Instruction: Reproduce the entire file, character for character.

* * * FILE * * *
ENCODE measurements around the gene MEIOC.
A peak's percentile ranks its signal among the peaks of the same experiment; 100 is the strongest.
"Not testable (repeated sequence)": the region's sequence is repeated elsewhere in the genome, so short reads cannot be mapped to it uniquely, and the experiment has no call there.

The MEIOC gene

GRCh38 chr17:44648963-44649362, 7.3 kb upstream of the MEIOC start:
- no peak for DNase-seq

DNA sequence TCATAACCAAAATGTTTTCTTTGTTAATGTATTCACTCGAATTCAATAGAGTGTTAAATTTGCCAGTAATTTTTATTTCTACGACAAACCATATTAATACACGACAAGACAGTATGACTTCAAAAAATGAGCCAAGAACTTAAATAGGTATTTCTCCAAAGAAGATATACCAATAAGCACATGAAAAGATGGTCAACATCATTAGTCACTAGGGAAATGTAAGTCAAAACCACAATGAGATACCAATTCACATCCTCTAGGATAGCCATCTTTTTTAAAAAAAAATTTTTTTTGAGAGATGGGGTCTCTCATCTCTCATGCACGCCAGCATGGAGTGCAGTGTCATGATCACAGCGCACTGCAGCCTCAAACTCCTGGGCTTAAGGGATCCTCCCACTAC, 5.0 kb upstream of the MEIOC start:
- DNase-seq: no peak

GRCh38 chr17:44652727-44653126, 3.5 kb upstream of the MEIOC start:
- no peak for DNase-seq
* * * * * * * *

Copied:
ENCODE measurements around the gene MEIOC.
A peak's percentile ranks its signal among the peaks of the same experiment; 100 is the strongest.
"Not testable (repeated sequence)": the region's sequence is repeated elsewhere in the genome, so short reads cannot be mapped to it uniquely, and the experiment has no call there.

The MEIOC gene

GRCh38 chr17:44648963-44649362, 7.3 kb upstream of the MEIOC start:
- no peak for DNase-seq

DNA sequence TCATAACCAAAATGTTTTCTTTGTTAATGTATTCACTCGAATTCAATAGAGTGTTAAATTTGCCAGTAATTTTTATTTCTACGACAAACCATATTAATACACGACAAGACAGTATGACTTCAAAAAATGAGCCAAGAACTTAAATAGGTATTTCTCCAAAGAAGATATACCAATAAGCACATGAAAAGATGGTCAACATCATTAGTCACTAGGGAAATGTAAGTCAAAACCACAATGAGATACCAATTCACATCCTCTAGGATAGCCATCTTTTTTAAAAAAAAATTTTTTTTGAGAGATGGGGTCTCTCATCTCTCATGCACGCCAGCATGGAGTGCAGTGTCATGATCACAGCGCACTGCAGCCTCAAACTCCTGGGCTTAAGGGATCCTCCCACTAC, 5.0 kb upstream of the MEIOC start:
- DNase-seq: no peak

GRCh38 chr17:44652727-44653126, 3.5 kb upstream of the MEIOC start:
- no peak for DNase-seq